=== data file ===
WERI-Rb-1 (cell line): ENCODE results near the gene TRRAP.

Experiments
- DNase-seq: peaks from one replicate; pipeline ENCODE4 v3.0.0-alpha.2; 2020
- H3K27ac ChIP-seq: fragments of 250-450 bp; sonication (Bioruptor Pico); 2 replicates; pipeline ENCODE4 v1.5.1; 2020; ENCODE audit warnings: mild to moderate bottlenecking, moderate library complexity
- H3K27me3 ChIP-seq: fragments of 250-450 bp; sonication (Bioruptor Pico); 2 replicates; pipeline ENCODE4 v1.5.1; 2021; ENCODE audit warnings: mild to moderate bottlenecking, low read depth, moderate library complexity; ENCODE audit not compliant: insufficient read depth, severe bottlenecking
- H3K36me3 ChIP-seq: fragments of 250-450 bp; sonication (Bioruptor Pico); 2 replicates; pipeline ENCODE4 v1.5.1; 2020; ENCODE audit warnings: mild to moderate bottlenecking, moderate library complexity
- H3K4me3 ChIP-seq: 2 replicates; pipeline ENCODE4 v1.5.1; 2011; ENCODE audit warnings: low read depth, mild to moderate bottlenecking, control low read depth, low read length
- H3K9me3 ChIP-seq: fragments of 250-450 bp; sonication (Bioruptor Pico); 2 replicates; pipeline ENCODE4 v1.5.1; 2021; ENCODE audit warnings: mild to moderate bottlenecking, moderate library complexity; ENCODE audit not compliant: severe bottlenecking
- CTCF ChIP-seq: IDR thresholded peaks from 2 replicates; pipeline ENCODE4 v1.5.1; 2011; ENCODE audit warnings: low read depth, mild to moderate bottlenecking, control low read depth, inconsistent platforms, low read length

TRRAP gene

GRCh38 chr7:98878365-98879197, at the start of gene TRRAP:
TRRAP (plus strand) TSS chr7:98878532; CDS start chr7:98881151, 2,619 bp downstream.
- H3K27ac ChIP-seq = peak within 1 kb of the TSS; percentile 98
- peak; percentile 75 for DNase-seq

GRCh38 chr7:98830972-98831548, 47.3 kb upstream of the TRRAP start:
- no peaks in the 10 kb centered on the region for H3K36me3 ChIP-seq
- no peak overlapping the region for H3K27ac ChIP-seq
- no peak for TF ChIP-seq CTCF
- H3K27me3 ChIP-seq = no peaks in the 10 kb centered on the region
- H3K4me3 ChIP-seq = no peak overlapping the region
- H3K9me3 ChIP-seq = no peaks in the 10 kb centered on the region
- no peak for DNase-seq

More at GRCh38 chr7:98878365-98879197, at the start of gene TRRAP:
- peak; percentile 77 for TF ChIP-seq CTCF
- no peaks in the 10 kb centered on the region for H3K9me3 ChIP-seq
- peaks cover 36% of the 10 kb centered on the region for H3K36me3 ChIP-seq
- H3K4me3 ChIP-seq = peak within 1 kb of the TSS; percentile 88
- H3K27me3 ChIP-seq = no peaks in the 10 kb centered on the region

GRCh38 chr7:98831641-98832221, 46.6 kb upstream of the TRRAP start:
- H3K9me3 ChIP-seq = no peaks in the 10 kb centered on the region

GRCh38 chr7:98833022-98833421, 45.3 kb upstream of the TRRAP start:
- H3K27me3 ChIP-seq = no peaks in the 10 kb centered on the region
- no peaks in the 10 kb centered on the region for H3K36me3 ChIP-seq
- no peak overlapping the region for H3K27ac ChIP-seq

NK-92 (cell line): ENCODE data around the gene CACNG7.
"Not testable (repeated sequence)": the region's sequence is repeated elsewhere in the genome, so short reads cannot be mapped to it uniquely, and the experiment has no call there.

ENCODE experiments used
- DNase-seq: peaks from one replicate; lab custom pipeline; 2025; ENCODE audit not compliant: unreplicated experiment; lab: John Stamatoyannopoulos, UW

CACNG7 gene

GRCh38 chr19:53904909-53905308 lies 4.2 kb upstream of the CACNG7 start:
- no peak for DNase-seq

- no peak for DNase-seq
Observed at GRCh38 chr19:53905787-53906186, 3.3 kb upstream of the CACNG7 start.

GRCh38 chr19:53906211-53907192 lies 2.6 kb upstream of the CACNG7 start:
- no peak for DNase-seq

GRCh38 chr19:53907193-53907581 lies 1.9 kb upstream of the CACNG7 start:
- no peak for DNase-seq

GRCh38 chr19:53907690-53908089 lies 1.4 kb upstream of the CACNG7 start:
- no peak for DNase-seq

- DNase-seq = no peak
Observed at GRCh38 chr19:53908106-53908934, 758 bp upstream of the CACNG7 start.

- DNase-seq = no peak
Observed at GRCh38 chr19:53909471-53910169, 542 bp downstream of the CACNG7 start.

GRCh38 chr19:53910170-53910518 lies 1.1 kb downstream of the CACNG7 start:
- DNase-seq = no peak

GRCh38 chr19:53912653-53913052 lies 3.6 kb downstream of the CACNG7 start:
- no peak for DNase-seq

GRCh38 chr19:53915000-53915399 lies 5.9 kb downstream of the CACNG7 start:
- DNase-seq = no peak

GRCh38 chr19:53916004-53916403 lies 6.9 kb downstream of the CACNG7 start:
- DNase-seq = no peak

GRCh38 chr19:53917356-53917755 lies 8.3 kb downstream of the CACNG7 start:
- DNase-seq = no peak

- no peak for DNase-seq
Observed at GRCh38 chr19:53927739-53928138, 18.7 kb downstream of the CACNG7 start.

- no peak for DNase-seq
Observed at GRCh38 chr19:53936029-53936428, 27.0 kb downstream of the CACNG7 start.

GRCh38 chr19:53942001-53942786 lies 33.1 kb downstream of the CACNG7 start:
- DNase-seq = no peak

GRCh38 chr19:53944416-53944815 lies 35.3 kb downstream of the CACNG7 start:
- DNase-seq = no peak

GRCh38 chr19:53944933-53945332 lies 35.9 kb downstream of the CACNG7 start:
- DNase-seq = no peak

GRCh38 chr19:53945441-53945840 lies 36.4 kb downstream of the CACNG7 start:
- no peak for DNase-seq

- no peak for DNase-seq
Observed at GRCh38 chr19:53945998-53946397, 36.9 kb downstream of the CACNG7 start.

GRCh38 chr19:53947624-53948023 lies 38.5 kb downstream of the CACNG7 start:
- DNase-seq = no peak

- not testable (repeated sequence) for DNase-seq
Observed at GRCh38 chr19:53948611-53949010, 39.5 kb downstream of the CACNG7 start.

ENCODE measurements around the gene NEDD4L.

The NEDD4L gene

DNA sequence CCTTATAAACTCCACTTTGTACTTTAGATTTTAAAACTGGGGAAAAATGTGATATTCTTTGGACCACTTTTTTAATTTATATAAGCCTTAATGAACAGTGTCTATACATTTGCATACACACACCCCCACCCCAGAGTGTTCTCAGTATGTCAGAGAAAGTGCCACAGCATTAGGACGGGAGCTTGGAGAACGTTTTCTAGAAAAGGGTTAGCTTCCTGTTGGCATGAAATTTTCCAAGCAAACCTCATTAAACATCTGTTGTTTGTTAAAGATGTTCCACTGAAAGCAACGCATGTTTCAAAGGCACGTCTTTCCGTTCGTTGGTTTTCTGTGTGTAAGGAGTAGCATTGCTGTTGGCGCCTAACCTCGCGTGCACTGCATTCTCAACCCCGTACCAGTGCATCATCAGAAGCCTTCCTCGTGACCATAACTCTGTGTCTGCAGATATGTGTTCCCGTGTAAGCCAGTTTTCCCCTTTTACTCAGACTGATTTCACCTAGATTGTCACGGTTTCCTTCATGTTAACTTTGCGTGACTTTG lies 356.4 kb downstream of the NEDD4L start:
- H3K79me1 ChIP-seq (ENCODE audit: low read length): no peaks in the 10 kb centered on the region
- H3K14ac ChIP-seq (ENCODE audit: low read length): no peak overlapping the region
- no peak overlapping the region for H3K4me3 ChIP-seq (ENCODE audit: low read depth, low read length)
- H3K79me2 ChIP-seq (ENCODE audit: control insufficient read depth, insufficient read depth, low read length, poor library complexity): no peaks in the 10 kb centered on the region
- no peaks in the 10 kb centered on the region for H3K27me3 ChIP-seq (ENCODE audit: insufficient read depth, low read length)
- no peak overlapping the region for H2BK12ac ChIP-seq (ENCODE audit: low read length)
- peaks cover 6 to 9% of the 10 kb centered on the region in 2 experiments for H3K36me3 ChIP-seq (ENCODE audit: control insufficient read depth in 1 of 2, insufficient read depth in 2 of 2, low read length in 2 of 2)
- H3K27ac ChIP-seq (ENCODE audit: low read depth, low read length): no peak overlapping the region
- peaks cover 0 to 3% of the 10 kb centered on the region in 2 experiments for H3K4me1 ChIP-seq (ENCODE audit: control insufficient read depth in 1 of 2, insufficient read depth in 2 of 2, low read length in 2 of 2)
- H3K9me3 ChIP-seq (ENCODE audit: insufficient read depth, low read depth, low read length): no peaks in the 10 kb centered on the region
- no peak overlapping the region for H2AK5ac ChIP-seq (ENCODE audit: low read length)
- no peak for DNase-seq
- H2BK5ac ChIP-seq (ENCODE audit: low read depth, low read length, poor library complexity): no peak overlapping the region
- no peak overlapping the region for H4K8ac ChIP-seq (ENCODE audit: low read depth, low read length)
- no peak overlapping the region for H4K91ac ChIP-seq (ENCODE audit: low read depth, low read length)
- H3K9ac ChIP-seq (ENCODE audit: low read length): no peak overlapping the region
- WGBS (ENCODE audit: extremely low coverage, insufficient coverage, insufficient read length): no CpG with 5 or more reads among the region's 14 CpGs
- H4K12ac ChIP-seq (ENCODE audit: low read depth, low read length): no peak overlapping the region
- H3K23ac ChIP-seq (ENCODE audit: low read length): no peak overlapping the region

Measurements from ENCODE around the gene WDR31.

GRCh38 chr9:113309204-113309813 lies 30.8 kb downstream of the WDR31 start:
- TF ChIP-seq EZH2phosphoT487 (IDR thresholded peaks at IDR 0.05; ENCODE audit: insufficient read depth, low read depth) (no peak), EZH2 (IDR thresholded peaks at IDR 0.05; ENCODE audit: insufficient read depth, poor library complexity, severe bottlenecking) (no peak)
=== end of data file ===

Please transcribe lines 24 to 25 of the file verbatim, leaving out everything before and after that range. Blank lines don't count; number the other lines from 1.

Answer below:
- peak; percentile 77 for TF ChIP-seq CTCF
- no peaks in the 10 kb centered on the region for H3K9me3 ChIP-seq